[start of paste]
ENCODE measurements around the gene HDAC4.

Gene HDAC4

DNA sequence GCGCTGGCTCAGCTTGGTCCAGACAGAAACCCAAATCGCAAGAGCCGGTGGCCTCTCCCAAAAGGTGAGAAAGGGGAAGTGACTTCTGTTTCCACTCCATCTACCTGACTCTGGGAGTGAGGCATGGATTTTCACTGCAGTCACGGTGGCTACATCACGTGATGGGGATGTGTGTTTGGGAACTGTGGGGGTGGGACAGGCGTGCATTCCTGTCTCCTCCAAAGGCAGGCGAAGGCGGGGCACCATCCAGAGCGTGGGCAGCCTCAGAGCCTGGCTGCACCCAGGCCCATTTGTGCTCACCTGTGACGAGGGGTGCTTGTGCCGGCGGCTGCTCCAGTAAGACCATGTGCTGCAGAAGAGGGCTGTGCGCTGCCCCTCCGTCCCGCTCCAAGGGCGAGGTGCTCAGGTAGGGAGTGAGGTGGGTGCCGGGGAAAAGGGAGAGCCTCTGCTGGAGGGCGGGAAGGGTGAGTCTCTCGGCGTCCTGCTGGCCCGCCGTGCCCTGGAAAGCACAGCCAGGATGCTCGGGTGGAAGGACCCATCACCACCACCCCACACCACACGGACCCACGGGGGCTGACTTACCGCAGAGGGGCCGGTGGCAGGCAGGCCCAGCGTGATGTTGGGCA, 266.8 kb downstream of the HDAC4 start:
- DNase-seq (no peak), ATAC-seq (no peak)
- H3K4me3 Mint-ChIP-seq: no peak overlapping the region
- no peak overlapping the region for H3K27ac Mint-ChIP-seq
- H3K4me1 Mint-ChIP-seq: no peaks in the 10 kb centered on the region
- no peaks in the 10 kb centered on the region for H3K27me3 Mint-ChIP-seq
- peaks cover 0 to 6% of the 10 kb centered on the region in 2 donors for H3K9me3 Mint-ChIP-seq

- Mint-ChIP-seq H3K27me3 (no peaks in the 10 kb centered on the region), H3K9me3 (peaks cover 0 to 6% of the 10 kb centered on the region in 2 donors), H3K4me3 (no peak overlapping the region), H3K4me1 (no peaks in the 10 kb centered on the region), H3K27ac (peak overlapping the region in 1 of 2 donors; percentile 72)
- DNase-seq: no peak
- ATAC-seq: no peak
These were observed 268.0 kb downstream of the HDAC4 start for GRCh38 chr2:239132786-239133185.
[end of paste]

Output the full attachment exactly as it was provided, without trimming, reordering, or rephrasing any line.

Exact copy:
ENCODE measurements around the gene HDAC4.

Gene HDAC4

DNA sequence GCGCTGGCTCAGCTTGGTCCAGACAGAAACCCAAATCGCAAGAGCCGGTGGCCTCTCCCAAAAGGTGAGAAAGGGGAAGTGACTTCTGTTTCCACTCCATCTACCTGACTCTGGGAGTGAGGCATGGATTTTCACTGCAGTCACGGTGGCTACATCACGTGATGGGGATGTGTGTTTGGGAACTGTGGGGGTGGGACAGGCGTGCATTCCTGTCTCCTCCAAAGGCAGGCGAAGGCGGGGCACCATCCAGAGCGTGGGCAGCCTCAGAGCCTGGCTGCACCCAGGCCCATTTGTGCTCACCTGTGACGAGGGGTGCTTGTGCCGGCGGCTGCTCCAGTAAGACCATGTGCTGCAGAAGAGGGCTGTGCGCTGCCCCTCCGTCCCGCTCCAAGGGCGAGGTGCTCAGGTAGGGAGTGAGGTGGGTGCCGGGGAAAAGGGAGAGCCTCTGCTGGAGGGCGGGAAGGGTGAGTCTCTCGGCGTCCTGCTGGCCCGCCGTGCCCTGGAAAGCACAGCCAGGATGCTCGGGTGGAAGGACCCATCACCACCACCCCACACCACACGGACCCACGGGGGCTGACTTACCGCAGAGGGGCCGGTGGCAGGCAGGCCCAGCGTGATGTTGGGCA, 266.8 kb downstream of the HDAC4 start:
- DNase-seq (no peak), ATAC-seq (no peak)
- H3K4me3 Mint-ChIP-seq: no peak overlapping the region
- no peak overlapping the region for H3K27ac Mint-ChIP-seq
- H3K4me1 Mint-ChIP-seq: no peaks in the 10 kb centered on the region
- no peaks in the 10 kb centered on the region for H3K27me3 Mint-ChIP-seq
- peaks cover 0 to 6% of the 10 kb centered on the region in 2 donors for H3K9me3 Mint-ChIP-seq

- Mint-ChIP-seq H3K27me3 (no peaks in the 10 kb centered on the region), H3K9me3 (peaks cover 0 to 6% of the 10 kb centered on the region in 2 donors), H3K4me3 (no peak overlapping the region), H3K4me1 (no peaks in the 10 kb centered on the region), H3K27ac (peak overlapping the region in 1 of 2 donors; percentile 72)
- DNase-seq: no peak
- ATAC-seq: no peak
These were observed 268.0 kb downstream of the HDAC4 start for GRCh38 chr2:239132786-239133185.